The Poems of Henry Kendall

William Bede Dalley

Henry Kendall

THAT LOVE of letters which is as the light
    Of deathless verse, intense, ineffable,
Hath made this scholar’s nature like the white,
    Pure Roman soul of whom the poets tell.

He having lived so long with lords of thought,
    The grand hierophants of speech and song,
Hath from the high, august communion caught
    Some portion of their inspiration strong.

The clear, bright atmosphere through which he looks
    Is one by no dim, close horizon bound;
The power shed as flame from noble books
    Hath made for him a larger world around.

And he, thus strengthened with the fourfold force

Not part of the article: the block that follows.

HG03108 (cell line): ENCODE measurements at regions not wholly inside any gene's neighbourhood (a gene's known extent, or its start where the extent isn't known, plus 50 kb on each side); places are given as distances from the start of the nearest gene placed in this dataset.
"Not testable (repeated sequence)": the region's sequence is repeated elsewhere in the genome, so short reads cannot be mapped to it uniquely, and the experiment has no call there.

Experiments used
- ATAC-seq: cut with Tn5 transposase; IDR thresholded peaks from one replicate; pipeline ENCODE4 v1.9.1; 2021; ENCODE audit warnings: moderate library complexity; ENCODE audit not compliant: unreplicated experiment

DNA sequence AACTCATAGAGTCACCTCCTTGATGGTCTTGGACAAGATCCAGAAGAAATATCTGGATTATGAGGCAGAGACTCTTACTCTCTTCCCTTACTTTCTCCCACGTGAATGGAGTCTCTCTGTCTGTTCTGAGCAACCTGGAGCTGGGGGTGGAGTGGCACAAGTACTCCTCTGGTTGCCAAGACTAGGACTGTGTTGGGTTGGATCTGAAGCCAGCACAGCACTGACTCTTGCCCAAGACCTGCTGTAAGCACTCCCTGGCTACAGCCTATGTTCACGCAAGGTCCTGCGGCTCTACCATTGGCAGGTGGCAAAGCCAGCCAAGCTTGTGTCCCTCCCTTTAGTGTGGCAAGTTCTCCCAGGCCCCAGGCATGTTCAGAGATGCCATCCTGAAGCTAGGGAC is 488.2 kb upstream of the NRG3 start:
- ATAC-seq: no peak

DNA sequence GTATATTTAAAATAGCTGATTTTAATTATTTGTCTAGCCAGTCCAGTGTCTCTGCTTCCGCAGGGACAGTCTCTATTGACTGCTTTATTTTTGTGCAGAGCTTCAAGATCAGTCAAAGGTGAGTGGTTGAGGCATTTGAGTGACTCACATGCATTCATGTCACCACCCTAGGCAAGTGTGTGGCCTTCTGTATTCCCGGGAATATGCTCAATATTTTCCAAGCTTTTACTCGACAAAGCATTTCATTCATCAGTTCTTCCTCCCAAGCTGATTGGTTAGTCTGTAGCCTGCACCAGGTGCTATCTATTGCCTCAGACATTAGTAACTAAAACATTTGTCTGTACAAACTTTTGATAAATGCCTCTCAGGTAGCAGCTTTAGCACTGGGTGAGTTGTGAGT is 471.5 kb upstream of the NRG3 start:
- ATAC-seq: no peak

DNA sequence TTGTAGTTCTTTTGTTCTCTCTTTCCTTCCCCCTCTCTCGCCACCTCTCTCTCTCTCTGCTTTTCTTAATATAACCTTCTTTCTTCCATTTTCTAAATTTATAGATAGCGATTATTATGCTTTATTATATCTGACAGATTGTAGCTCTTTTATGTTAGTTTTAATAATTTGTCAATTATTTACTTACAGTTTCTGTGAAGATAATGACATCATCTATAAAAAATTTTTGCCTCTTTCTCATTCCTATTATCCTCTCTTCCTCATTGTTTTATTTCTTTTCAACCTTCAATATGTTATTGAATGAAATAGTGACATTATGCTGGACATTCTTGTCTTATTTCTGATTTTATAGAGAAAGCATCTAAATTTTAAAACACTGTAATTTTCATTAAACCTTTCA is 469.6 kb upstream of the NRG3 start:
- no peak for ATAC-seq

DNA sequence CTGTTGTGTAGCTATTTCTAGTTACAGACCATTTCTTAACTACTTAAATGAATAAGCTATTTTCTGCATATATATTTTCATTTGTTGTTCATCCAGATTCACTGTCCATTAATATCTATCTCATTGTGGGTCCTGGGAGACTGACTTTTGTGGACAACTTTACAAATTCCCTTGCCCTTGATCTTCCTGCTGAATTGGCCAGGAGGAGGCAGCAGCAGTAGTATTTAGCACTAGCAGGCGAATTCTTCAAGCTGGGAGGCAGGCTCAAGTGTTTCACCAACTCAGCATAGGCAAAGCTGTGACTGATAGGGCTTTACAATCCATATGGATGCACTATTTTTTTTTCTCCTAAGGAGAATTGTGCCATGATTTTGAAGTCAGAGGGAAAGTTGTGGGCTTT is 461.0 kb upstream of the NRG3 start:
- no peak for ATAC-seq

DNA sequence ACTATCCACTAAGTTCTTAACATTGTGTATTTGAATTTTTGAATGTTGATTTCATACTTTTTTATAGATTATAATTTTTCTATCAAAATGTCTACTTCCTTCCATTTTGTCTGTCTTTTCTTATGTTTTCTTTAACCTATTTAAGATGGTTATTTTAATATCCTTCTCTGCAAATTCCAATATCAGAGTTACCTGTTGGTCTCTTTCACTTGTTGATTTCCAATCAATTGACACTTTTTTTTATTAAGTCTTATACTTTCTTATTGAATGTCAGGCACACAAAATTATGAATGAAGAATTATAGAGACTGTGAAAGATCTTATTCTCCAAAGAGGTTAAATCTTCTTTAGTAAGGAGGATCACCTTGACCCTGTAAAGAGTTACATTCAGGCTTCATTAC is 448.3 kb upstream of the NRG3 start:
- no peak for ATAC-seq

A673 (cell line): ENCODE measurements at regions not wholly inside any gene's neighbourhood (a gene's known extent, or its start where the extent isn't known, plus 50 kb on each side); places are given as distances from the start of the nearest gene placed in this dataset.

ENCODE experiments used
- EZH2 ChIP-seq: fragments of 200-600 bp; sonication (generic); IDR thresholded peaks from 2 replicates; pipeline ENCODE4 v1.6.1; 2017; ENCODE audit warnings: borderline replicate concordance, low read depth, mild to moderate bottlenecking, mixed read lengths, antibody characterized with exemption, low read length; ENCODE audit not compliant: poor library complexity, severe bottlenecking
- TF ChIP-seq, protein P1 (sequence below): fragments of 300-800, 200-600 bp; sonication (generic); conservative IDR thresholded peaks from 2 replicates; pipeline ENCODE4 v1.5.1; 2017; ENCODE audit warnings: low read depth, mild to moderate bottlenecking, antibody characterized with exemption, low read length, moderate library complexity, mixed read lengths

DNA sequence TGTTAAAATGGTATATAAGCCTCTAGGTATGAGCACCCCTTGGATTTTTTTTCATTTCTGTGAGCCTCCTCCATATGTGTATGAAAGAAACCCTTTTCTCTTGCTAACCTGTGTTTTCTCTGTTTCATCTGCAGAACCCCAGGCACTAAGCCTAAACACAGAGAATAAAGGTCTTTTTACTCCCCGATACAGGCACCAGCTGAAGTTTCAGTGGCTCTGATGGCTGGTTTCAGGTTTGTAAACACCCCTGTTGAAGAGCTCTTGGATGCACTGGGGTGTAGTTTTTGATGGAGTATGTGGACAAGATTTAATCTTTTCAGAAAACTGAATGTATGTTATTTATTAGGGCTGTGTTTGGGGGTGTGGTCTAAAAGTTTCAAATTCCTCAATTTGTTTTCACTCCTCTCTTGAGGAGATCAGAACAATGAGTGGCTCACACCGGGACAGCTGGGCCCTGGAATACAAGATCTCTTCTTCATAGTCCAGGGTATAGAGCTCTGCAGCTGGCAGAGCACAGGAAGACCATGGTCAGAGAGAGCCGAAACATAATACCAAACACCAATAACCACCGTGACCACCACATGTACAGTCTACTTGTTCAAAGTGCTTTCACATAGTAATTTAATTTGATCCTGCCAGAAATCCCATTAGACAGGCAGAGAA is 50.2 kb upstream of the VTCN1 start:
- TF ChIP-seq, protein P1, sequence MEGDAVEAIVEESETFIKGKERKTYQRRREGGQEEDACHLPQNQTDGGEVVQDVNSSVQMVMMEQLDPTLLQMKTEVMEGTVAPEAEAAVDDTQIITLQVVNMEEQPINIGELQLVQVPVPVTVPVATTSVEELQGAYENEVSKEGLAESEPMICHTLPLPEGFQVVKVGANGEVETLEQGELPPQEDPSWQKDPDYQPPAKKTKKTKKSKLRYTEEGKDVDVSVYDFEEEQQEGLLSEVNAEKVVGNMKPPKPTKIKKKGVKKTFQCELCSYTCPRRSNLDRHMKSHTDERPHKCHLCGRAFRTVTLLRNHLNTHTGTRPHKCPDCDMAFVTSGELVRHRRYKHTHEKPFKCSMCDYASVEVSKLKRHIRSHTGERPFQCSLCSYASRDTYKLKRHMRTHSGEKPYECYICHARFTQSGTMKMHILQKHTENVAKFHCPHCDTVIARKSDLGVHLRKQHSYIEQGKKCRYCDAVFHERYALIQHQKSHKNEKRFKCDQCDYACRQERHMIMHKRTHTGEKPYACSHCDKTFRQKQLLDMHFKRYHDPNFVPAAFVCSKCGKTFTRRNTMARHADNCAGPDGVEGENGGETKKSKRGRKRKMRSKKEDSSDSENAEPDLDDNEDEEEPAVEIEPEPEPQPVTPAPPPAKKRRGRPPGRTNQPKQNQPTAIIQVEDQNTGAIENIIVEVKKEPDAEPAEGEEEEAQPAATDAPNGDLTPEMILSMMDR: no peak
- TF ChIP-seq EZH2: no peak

Which scholarship to genius gives, is one
That liberal thinkers, pausing in their course,
    With fine esteem are glad to look upon.

He, with the faultless intuition born
    Of splendid faculties, sees things aright,
And all his strong, immeasurable scorn
    Falls like a thunder on the hypocrite.

But for the sufferer and the son of shame
    On whom remorse—a great, sad burden—lies,
His kindness glistens like a morning flame,
    Immense compassion shines within his eyes.

Firm to the Church by which his fathers stood,
    But tolerant to every form of creed,
He longs for universal brotherhood,
    And is a Christian gentleman indeed.

These in his honour. May his life be long,
    And, like a summer with a brilliant close,
As full of music as a perfect song,
    As radiant as a rich, unhandled rose.

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